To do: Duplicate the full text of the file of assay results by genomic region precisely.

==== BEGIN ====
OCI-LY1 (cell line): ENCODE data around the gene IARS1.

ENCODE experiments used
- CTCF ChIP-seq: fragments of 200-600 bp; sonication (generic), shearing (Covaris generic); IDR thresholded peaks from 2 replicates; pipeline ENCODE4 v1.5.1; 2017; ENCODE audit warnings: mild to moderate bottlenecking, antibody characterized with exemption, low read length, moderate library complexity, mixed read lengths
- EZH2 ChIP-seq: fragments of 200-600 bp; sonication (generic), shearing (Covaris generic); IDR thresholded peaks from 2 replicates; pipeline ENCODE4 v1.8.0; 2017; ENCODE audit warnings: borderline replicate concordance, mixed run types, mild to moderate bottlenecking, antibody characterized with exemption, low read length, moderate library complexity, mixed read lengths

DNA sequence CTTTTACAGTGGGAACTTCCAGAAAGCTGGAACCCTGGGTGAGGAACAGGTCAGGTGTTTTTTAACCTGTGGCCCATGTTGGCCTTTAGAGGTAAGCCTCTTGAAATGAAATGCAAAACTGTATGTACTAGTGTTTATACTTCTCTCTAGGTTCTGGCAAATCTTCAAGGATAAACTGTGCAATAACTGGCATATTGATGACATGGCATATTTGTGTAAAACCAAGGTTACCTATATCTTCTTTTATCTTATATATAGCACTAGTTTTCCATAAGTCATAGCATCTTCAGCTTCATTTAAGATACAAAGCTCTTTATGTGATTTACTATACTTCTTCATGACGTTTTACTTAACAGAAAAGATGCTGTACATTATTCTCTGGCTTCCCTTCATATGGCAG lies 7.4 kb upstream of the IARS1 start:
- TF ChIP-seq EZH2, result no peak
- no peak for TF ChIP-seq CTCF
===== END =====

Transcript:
OCI-LY1 (cell line): ENCODE data around the gene IARS1.

ENCODE experiments used
- CTCF ChIP-seq: fragments of 200-600 bp; sonication (generic), shearing (Covaris generic); IDR thresholded peaks from 2 replicates; pipeline ENCODE4 v1.5.1; 2017; ENCODE audit warnings: mild to moderate bottlenecking, antibody characterized with exemption, low read length, moderate library complexity, mixed read lengths
- EZH2 ChIP-seq: fragments of 200-600 bp; sonication (generic), shearing (Covaris generic); IDR thresholded peaks from 2 replicates; pipeline ENCODE4 v1.8.0; 2017; ENCODE audit warnings: borderline replicate concordance, mixed run types, mild to moderate bottlenecking, antibody characterized with exemption, low read length, moderate library complexity, mixed read lengths

DNA sequence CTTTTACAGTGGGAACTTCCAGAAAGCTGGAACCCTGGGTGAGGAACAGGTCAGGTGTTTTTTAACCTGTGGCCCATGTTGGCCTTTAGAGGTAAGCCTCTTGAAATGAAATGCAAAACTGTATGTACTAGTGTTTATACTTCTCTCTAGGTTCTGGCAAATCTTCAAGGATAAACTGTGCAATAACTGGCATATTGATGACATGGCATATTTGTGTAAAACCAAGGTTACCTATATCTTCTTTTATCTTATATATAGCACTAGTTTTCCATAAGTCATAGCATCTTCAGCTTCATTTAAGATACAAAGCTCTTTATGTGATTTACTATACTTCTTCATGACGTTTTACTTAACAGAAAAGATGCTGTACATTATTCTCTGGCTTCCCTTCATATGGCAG lies 7.4 kb upstream of the IARS1 start:
- TF ChIP-seq EZH2, result no peak
- no peak for TF ChIP-seq CTCF